Dean Clough

August 30, 2021

Portico Darwin: Not A Downer Blog

Enough with the bad vibes in the world and let's start the week with an easy puzzle.  What's unusual about this photo?  And be specific, beyond the obvious . . . the answer is below KLUF.

Wine Whats Wrong with Photo.jpg

And now for something no one - and God, I mean no one - was asking for.  Here is a slideshow of the first cars I ever owned, right up to the car I was driving when I began dating Julie.  There's a 1976 Datsun station wagon that's missing from the show because I have no personal photo, that slots between the Volvo and VW, but otherwise, the cars of my misspent youth are all here.  You are very, very welcome.

Of course there are Fun Facts for each one.

  • My first car, a 1973 Datsun 240Z, was $1,850 and bought for me by my father, a sports car enthusiast in his own right.  We had a kegger at my house in my parents' absence on Thanksgiving night 1980 soon after I got the car.  I parked it before the party on the road next to our house, and awoke the next morning to find it totaled, the victim of a hit-and-run.  My house didn't look very good, either. 

  • My second car, the Volvo 142 of forgotten vintage, broke down at the worst possible time.  Which would be on the way from Albany to Glens Falls, on May 15, 1981, to see Rush on the "Moving Pictures" tour.  We were so into Rush then that we all wore suits to school that day.  Somehow, we got the car running and made it to the show.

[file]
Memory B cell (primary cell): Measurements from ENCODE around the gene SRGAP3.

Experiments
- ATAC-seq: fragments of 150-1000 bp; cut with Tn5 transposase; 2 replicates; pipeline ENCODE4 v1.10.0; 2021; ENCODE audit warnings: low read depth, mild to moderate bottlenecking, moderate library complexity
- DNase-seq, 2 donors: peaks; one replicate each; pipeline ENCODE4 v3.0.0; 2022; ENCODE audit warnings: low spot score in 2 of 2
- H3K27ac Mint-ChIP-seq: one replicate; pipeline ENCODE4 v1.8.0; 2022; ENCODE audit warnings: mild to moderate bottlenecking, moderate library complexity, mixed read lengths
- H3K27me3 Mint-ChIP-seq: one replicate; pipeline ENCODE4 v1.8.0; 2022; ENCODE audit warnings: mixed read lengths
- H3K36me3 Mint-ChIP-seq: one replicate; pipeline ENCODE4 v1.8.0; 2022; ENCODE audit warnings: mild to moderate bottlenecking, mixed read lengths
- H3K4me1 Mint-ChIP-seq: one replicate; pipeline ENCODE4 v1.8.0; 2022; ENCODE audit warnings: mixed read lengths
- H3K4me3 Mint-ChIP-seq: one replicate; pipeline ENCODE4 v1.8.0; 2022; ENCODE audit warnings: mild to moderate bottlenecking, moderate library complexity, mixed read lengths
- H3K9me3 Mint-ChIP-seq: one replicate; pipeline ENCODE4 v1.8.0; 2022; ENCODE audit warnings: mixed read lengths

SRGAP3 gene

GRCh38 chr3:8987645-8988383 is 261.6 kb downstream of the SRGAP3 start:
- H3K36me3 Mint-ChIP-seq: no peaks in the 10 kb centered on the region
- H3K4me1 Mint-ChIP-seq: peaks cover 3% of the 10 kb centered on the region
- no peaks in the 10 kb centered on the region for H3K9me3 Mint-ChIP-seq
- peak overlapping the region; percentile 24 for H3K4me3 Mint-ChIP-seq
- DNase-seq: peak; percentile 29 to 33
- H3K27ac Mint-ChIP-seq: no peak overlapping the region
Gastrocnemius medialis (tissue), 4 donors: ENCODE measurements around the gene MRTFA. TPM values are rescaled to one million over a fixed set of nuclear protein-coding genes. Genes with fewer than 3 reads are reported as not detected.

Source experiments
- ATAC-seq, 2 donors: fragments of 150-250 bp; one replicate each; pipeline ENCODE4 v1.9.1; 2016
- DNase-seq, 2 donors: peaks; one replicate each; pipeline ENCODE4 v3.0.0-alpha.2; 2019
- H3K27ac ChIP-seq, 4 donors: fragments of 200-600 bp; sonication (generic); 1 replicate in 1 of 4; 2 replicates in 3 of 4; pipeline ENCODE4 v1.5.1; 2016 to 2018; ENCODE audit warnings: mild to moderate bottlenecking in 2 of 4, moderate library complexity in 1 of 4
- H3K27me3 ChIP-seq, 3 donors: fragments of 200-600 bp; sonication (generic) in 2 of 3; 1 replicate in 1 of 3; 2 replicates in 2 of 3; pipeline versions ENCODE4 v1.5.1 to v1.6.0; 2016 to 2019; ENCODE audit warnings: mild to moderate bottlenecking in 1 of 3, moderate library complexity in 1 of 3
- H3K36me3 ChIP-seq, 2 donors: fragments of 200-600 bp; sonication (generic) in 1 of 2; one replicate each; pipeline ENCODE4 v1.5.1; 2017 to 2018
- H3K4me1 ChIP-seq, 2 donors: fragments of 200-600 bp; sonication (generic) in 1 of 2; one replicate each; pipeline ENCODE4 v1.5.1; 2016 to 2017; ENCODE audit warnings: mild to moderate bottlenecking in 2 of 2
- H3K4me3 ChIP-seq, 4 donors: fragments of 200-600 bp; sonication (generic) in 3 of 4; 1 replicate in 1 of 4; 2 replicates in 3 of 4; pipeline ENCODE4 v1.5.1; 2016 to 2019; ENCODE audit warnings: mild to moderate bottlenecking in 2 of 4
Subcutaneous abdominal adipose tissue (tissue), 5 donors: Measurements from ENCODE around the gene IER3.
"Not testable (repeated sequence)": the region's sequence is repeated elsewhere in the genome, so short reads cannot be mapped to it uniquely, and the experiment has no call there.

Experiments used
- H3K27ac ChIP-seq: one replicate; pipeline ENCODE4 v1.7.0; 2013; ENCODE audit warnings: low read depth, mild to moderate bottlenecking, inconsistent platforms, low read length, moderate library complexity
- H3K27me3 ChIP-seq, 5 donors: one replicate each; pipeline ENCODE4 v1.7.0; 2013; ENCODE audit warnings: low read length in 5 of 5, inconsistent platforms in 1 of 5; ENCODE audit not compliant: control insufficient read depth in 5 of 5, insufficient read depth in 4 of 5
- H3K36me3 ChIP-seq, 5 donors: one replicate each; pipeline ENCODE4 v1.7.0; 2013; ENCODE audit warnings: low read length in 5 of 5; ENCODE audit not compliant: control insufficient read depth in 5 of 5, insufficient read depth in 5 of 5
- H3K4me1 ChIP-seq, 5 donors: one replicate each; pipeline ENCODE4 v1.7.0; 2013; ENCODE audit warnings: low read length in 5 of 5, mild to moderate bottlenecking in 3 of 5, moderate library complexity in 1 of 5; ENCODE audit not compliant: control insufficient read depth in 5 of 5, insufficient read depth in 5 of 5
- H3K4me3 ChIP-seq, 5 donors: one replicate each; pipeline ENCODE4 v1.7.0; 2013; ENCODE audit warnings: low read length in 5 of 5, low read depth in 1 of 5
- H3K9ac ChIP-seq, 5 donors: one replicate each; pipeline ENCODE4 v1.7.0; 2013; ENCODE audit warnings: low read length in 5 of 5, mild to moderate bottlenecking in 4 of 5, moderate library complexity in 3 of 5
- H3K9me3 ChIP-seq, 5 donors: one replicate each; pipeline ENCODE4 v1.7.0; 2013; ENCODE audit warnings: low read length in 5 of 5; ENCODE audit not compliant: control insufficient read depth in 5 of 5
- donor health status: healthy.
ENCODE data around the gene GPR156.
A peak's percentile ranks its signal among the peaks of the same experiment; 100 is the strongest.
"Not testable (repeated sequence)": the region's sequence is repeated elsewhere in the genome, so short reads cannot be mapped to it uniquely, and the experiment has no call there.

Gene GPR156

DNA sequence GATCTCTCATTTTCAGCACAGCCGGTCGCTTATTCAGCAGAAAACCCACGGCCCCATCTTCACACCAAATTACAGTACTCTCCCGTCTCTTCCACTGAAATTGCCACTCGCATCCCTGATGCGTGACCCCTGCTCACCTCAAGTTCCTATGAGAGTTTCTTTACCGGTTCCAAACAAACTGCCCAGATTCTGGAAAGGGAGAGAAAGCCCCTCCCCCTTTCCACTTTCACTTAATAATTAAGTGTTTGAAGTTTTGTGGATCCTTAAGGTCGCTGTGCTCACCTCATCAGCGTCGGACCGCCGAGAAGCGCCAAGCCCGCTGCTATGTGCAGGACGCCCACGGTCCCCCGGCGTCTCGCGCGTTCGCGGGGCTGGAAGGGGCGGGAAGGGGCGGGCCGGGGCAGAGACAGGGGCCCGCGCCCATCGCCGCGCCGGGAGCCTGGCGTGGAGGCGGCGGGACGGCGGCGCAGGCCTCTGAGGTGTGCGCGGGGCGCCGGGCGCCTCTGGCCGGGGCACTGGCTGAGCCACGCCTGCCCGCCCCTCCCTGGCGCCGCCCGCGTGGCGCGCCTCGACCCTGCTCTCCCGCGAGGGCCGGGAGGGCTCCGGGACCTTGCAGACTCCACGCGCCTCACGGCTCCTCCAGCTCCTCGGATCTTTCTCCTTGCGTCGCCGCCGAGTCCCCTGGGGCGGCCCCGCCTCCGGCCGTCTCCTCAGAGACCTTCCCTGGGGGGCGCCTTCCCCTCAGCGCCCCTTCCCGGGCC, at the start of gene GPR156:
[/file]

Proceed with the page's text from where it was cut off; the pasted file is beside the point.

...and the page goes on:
• My first new car, a thoroughly Killer 1985 VW GTI, was bought for me as a college graduation gift by my parents.  How could they afford such generosity?  My father sold his fairly famous collection of antique guns.  And yes, that's the start of a mullet kind of thing with my hair.

  • That VW GTI was stolen and then discovered completely stripped on a mountaintop outside of Santa Fe, NM.  I took the insurance money and wisely, so very wisely, plowed it into a 1987 Alfa Romeo Milano.  I can still hear the dealer laughing as I drove a new 1987 Italian sedan off the lot in 1988, proudly paying full sticker on a car probably worth 1/2 that or less.  It should have come with SCUBA gear, I was so underwater.  That car was also unique of any I've owned in that every single - every single - major system on the car failed at least once, and often, more than once.  But boy, was it something to drive.  I shot that photo myself in front of The Sandia Mountains in Albuquerque, on a day the car was running.

For the record, the next new car I bought was an Acura.

Sorry, as much as I tried, I can't keep it all positive, but this just came in.

To my San Francisco friends wondering what The Economist has to say about our fair city, take a listenHere's the site in case you run into problems.  Did you know that 1 in 5 city workers makes $150,000 or more a year?  That dozens make $300,000 (or more!) a year?  At least we're getting our money's worth.  Oh.

A big thank you to my friend Dr. Doreen Downs for a wonderful day out horseback riding on the beach at Half Moon Bay on Saturday.  It is a privilege to hang out with The Professor - I learn something every time.